The Key To Making Your Garden Memorable: Scent

As I lean over the row of marigolds just beginning to bloom, I remember my Dad’s garden.

I remember summer days that seemed to go on forever, and the end of that forever when school started with yet a new forever.

I recall the garden in its end of summer state, with marigolds blooming along the edge and dahlias and zinnias tied to stakes. I remember tall tomato plants and fresh green beans, bell peppers and cucumbers of all sizes.

Seeing a row of scentless zinnias doesn’t evoke these kinds of memories, nor does seeing a dahlia blooming in any garden.

But the marigolds, with their distinctive scent that can only be described as that of a marigold, do.

I don’t need scientific studies to tell me why this is, though this phenomenon of scent and memories has been studied by scientists. I just know how it is. I know that scent is the key that unlocks our memories. Even blindfolded, if I smelled a marigold, it would bring back these memories of my Dad's garden once again.

So if you want your garden to be memorable to those who visit it, consider the scents of the plants and blooms you include. Then when those who visit your garden leave, they will take with them the key, the scent of a particular flower or plant, that they can use later to unlock their memories of your garden.

Scent is the key to unlocking the memories of the garden.


  1. I was on a walk, and I suddenly started thinking of my Grandma's garden. It was the smell of the boxwood. I've never thought of it as a fragrant plan until I realized that's the exact smell of my Grandma's.

  2. I read on someone's blog where someone talked about a friend who planted thyme in the ground in the space between the walking stones, so that when they stepped on it, you could smell thyme everywhere. The details a bit fuzzy because I read a lot of blogs these days, but hey, even just the mention of a strong scent like thyme made this story memorable!

  3. Beautifully written, Carol. The memory of scent is so very strong. It is how I best remember my mother, the smell of her powder and perfume, her bedroom, her clothes. I can smell it right now. And am smiling.

  4. Recently on a garden visit I overheard another gardener say that the garden made them appreciate the importance of scent for the first time. I was so floored by the comment that it made me realize that I chose most of my flowers and plants for their scent.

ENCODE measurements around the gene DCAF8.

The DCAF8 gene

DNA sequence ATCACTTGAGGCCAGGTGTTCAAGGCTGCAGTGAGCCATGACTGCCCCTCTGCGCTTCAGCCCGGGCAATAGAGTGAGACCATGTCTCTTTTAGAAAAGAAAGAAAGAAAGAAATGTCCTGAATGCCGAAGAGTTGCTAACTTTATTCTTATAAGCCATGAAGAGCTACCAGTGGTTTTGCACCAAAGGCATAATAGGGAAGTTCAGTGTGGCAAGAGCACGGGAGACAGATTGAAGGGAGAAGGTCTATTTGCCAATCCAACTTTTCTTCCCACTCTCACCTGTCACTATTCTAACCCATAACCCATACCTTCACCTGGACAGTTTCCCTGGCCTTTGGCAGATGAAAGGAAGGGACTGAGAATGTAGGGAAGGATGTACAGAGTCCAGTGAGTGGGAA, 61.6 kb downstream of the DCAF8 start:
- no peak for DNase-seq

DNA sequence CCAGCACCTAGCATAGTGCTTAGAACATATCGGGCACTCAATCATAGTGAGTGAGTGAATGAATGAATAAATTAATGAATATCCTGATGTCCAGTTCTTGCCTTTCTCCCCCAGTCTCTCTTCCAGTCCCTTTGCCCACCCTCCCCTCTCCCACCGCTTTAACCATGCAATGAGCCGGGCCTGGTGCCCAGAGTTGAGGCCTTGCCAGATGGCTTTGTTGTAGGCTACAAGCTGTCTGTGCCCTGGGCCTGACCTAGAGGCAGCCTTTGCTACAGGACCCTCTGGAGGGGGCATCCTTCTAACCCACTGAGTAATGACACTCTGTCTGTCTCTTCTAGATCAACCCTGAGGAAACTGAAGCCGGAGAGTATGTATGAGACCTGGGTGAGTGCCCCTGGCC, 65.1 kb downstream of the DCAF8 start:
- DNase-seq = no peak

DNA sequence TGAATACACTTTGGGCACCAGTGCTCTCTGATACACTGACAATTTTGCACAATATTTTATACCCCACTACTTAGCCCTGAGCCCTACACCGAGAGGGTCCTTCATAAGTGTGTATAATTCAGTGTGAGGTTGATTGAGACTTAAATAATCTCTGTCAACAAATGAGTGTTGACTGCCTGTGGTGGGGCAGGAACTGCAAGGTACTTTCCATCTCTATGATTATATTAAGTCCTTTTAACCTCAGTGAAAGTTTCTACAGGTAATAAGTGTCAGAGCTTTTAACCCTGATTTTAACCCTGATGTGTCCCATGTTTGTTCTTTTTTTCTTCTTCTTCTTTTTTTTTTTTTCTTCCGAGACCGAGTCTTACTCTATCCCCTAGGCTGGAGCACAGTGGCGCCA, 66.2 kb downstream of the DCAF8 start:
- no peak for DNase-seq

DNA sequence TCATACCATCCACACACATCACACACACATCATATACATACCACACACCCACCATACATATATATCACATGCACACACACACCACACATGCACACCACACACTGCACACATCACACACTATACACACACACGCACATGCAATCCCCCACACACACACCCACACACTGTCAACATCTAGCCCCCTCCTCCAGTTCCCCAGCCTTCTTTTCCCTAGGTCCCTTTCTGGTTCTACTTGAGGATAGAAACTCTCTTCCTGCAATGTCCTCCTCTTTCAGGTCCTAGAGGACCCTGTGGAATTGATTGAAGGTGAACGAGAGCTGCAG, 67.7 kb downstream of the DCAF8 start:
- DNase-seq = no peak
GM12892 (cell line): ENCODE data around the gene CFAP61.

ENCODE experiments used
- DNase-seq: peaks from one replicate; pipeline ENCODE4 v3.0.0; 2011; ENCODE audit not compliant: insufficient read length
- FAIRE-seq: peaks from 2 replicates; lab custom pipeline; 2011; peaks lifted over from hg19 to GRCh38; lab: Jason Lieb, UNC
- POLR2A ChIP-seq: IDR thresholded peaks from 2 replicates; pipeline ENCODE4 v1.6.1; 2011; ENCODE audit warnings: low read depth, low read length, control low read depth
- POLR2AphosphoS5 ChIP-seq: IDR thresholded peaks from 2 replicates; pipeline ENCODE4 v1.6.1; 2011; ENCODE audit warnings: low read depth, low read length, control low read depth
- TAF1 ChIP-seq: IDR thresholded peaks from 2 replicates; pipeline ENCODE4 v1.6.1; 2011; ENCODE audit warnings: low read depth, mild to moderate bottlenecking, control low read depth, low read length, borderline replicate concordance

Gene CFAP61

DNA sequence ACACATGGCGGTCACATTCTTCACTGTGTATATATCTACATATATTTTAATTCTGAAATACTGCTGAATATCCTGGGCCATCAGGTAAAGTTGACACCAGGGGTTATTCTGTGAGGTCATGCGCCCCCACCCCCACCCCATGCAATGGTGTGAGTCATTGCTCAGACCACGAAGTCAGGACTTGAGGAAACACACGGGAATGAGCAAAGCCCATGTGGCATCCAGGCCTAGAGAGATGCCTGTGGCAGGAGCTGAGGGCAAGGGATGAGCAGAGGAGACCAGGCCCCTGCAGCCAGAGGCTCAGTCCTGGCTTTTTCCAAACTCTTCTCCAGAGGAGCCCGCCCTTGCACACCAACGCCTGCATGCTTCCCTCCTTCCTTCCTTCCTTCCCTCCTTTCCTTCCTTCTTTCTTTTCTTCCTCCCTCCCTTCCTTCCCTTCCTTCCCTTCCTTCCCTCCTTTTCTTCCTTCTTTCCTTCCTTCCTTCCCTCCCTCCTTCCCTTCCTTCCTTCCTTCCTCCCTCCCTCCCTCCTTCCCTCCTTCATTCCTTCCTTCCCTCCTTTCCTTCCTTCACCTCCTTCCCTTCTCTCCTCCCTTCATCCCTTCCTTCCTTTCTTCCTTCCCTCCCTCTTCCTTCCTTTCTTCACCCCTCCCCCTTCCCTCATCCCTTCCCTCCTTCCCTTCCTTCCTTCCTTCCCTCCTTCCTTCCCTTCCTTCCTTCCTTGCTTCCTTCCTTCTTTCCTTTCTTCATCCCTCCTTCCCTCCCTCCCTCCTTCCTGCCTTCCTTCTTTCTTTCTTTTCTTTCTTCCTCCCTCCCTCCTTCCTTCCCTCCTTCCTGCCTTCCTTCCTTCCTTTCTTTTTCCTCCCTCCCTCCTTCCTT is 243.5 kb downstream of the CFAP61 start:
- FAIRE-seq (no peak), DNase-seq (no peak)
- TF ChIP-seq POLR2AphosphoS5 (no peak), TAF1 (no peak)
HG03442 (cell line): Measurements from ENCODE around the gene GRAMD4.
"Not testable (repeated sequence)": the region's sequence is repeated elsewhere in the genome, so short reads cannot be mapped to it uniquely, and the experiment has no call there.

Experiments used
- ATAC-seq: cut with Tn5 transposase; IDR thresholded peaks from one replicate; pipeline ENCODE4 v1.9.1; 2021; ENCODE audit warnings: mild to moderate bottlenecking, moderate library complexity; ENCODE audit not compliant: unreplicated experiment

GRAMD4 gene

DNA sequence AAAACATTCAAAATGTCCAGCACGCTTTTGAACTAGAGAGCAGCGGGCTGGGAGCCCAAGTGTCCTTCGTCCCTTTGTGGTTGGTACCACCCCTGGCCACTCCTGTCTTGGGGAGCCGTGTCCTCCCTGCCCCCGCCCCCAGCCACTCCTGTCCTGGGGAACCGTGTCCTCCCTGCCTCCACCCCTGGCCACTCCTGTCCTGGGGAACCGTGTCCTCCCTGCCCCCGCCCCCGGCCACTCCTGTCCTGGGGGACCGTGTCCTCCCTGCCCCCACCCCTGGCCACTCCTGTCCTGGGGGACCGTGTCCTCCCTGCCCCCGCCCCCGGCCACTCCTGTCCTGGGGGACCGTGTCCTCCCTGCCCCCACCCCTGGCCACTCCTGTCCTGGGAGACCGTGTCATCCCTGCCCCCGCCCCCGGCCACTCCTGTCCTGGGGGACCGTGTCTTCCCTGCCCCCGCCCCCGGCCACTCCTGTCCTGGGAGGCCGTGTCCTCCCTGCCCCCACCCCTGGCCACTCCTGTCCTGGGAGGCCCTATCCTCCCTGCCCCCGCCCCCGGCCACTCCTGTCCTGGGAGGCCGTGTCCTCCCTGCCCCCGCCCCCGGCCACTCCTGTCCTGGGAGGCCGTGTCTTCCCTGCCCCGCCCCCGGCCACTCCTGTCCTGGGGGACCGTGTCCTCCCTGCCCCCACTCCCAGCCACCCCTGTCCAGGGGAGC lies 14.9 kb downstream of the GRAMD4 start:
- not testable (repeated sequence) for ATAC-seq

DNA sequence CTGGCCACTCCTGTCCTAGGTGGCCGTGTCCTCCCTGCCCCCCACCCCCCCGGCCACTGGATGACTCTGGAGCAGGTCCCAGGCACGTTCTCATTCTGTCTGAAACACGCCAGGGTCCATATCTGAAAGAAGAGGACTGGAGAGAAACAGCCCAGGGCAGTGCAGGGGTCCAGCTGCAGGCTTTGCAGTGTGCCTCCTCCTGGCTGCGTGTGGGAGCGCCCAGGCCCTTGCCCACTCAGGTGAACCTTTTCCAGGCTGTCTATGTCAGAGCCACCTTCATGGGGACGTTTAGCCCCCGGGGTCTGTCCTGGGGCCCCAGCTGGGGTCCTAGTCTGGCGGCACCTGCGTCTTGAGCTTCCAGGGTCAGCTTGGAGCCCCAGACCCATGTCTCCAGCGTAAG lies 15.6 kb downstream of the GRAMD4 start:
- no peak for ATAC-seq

My garden is not that interesting visually. Visual design is not my strength. When my sister came to visit we walked around touching, smelling, and tasting plants. I guess I'm more of a tactile designer.

  5. Scent is certainly the most powerful of all the senses to evoke memories. For me, it's honeysuckle that brings back memories of my childhood. And, of course, Grandma's homemade cinnamon bread fresh out of the oven:)

  6. It is amazing, the memories a scent can evoke.

    The scent of iris, takes me right back to my mother's garden. Pine smoke, takes me back to some childhood camping trip, with my dad setting the campfire.

    Good memories....

  7. What a lovely post and so true..

    Lilacs bring back memories of my childhood home and Magnolia's bring back memories of our family reunions in the south..

    I totally agree with this wonderful idea to include scented plants that your guest will remember as well"

  8. I will always associate the scent of snapdragons with childhood memories of playing in the greenhouses of my mother's very special foster aunt. I even wrote a blog post about it in April when the snapdragons began blooming this year.

  9. You are so right. The scent of wild roses always reminds me of my gandmothers garden! It always brings the same pictures back into my head.

  10. I used to think that if one flower had scent, all flowers of that kind had scent. But some lilies have a wonderful fragrance, and some lack fragrance. Ditto roses, peonies & probably lilacs, too. But catalogs don't always mention which do and which don't.

  11. This is a beautiful post. I have chosen many plants because of their fragrance, old roses, mock orange, peonies - but it is less romantic scents that unlock memory. It is the scent of privet hedge flowers that make me think of the street where my grandmother lived. And then there is the smell of cowbarns, beautifully described in E.B. White's Charlotte's Web. I loved my uncle's dairy farm in Vermont. As a child, when we went to visit I always swore I could tell when we had crossed the Vermont state line because I could smell the manure. Which was a good thing as far as I was concerned.


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